What shiny pink nails taught me…

I have something to admit….  I’m a nail-biter.  I’ve got a stack of nail files in my bathroom cabinet that never get used.

My nails will no sooner start growing… then I watch a scary movie, or sit through a boring talk, and all that’s left of them is a jagged mess.

I was reminded about my poor nails this week at work, when I got chatting with a lovely colleague while making a cup of tea. Looking down, I couldn’t help but notice her lovely long, shiny pink nails wrapped around her tea cup.

Before I could stop myself, I found myself commenting on her beautiful nails – and asking what it took to keep them looking so stunning.

She enlightened me on the world of acrylic nails… and then told me something that suprised me.

Apparently – underneath the shiny exterior of her perfectly shaped pink nails – her real nails were thin and brittle. Years of applying acrylics had left them in a shocking condition.  So bad in fact that she now had no choice but to continue forking out money each month for the acrylics.

You may be wondering what nails have to do with bipolar.  Well, hang in there – I promise I have a point.

My nail revelation taught me something.  You see, there’s times in life when we as mums can be like shiny pink acrylic nails.

We present with a happy face at school pick-up or work… looking, for all the world, like we are perfect mums with perfect lives. But underneath this ‘perfect’ exterior, we can be hiding our true selves: our pain, our brittleness, our troubles.

My challenge – to myself and to you – is to acknowledge that life isn’t always shiny and perfect.  To know that life is much more like my poor nails… irregularly shaped, jagged and prone to being decimated during periods of stress.

It’s when we can show our true selves to each other, that we realise that noone has a perfect life.  Nobody has everything together all of the time.  Nobody’s life is without its own troubles.

We all have things that we struggle with – whether that be a mental illness like bipolar – or something else. We should feel free to be honest about what we are going through.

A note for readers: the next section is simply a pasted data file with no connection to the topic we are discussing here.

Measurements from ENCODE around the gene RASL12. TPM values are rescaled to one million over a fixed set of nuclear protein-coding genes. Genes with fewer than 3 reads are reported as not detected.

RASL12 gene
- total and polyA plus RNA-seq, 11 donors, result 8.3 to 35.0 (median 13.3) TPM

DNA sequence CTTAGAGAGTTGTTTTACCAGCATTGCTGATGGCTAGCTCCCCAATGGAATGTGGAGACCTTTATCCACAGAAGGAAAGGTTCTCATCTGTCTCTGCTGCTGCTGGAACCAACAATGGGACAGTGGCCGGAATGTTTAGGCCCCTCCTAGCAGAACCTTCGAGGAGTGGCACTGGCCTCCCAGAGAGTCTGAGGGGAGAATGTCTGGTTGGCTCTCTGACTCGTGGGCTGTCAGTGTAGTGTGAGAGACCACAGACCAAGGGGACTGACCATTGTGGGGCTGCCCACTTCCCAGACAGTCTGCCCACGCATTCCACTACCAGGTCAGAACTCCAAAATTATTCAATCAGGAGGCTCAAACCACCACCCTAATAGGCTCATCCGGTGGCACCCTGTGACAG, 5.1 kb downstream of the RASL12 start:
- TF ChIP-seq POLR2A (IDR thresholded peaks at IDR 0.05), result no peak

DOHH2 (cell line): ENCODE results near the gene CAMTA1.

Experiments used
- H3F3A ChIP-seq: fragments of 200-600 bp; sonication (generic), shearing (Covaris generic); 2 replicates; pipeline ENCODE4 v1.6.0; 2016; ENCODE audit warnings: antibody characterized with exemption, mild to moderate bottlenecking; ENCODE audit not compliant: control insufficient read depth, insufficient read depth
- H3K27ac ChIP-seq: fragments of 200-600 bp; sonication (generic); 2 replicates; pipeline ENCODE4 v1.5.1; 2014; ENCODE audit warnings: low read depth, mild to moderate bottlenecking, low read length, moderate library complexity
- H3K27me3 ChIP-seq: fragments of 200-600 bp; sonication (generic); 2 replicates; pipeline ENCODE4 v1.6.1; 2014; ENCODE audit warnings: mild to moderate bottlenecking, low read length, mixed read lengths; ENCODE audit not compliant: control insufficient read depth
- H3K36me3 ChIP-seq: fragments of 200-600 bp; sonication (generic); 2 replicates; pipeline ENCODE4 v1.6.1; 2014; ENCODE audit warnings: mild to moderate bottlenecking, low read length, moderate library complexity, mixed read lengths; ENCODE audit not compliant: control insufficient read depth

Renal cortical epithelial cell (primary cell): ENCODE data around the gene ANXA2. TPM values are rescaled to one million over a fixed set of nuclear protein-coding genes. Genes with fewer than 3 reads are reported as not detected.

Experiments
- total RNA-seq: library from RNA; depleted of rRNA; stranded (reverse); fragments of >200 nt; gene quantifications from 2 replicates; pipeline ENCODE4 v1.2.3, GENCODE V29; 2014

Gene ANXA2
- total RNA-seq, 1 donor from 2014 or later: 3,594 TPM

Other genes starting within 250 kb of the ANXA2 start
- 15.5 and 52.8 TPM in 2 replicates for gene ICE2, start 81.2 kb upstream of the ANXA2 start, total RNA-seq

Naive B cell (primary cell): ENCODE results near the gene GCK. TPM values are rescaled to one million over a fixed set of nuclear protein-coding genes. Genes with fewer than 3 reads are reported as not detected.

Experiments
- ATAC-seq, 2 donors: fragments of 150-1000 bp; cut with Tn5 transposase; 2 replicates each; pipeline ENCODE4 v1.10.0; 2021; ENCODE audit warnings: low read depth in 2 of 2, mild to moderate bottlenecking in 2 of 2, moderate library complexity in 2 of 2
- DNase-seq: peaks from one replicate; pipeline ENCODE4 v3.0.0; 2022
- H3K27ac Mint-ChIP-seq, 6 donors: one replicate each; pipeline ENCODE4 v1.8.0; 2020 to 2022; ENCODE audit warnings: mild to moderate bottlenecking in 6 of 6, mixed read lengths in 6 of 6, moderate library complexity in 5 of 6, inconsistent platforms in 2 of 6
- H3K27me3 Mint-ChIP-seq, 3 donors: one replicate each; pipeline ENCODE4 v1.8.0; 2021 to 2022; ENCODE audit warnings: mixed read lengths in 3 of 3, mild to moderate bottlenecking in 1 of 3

Who knows what’s going on beneath the shiny exterior of those around you?

Mariska xx

Advertisements

When Depression fades… and it’s back to ‘normal, everyday life’

I’m sitting, curled up with a sneaky handful of the kid’s Easter eggs, on the couch in our family room.  For the first time in months, I’ve had the urge to write… and with the kids playing outside, I’ve actually got time to grab my laptop and start tapping away.

Only problem is… I have no idea what to write about.

After a fairly harrowing start to the year, with depression constantly nipping at my toes, I’m finally back on an even keel again.  The urge to pour out my feelings into my diary as a way to get through each day is fading.  That feeling of constant dread in the pit of my stomach is gone.  I feel like I can participate in normal life again… able to feel joy, happiness and contentment.

But writing about feeling normal doesn’t seem like an interesting topic for a blog about being a mum with a mental illness. And so, I’m sitting here – munching away on my third Easter egg  – wondering what to write about instead.

To be honest, feeling normal is probably a topic we should talk about more.

I’m sure that most of us mums have days, weeks, months or even years where life ticks along quite normally.  Times when our minds aren’t racing uncontrollably, or our stomach isn’t tied up in knots of anxiety. Periods where other mums at school pick-up – or people we meet – would have no idea of the struggles that we have faced, or those that may lie in wait, just around the corner.

For those of us who have worked hard to get back to what we see as ‘normal everyday life’ – or who work hard to have things stay that way – it’s not something that we take for granted.  Being able to participate fully in normal everyday life is a blessing. Being able to be there for our family – even on the most mundane days – is a blessing.

Sometimes it’s not until we experience a life not so ordinary, that we appreciate just how wonderful an ordinary life actually can be.

Mariska xx

Having gone through ups and downs with Bipolar, how do you feel when things seem to go back to ‘normal’?